Kevan Christie: Scientific research is rarely the final word, as knowledge grows

There has been contradictory advice over hormone replacement therapy for the menopause
There has been contradictory advice over hormone replacement therapy for the menopause
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The U-turn over hormone replacement therapy for the menopause raises a number of questions around the potential benefit of revisiting previous medical research that may have been incorrect.

Women are being told they can take HRT without fear of it killing them a long-term study has concluded.

However, the same study originally raised fears that cases of breast cancer, heart attack and stroke were more prevalent among women who took HRT – oestrogen alone or in combination with progestin, a synthetic hormone.

In this instance scientists returned to the data on 27,000 women aged 50-79 who took HRT for five to seven years used in the 2002 study from the US Women’s Health Initiative.

Crucially, researchers followed them for a longer period – an average of 18 years – and found that death rates were unaffected by the treatment, with 27.1 per cent dying during this period among those who took hormones against 27.6 per cent who took a placebo.

Heart disease deaths were also identical and there was no significant difference in the risk of dying from cancer – 8.2 per cent for those on HRT against 8 per cent in the control group.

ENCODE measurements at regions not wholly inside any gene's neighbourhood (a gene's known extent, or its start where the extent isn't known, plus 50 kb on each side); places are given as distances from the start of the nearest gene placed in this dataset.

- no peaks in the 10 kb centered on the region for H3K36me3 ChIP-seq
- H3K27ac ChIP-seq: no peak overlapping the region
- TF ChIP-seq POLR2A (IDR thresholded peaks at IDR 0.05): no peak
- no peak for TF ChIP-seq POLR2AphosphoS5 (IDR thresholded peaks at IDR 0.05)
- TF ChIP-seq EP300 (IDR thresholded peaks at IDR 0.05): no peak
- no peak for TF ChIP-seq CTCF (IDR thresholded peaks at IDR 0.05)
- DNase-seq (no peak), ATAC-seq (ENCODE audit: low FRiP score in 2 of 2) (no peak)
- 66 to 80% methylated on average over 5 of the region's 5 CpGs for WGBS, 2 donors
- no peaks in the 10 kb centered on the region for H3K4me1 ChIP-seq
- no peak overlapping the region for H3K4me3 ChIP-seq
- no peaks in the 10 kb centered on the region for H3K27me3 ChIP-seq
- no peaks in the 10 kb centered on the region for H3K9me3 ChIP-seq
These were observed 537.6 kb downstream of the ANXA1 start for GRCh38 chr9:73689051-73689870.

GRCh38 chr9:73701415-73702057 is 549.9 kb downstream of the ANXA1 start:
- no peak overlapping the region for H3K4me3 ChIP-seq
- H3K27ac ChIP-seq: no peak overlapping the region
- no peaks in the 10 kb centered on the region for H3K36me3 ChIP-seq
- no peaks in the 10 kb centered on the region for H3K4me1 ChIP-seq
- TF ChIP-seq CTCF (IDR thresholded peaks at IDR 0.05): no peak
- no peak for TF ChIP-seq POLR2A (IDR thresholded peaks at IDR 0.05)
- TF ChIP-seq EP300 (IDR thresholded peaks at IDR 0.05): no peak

So, a generation of women who may have benefited from hormone therapy to manage symptoms such as hot flushes and night sweats were put off taking it based on flawed research that appears to have been conducted over the wrong timeframe.

This leads me to question what else is out there, that has been accepted as gospel and embellished by a media quick to grab headlines.

One example that springs to mind but is in no way a direct comparison is the MMR vaccine controversy which started with the 1998 publication of a fraudulent research paper in the Lancet and ended in tears when the claim was made that colitis and autism spectrum disorders were linked to the combined measles, mumps and rubella (MMR) vaccine.

Again, the media were quick to jump on the bandwagon with scaremongering coverage, described in 2011 as “perhaps the most damaging medical hoax of the last 100 years”.

Investigations uncovered that Andrew Wakefield, the author of the original research paper, had multiple undeclared conflicts of interest, had manipulated evidence and had broken other ethical codes. The Lancet paper was partially retracted in 2004, and fully retracted in 2010, when editor-in-chief Richard Horton described it as “utterly false” and said that the journal had been “deceived”.

So, my point is the research that appears in medical journals can never be taken at face value and a wide range of opinion should always be sought.

Other examples of research chopping and changing can be found in the never-ending stream of conflicting information around things like alcohol, obesity and cholesterol. Sugar is another research minefield.

For years we were told to limit the number of eggs that we ate as they contain dietary cholesterol: turns out eggs were not the problem but too much saturated fat found in butter and meat products (pies).

Thankfully, most expert opinion these days carries the caveat that more research is required and a declaration of interest is a standard requirement. It’s also worth noting that often there is no black and white answer to health matters and we may have to learn to live with the grey areas.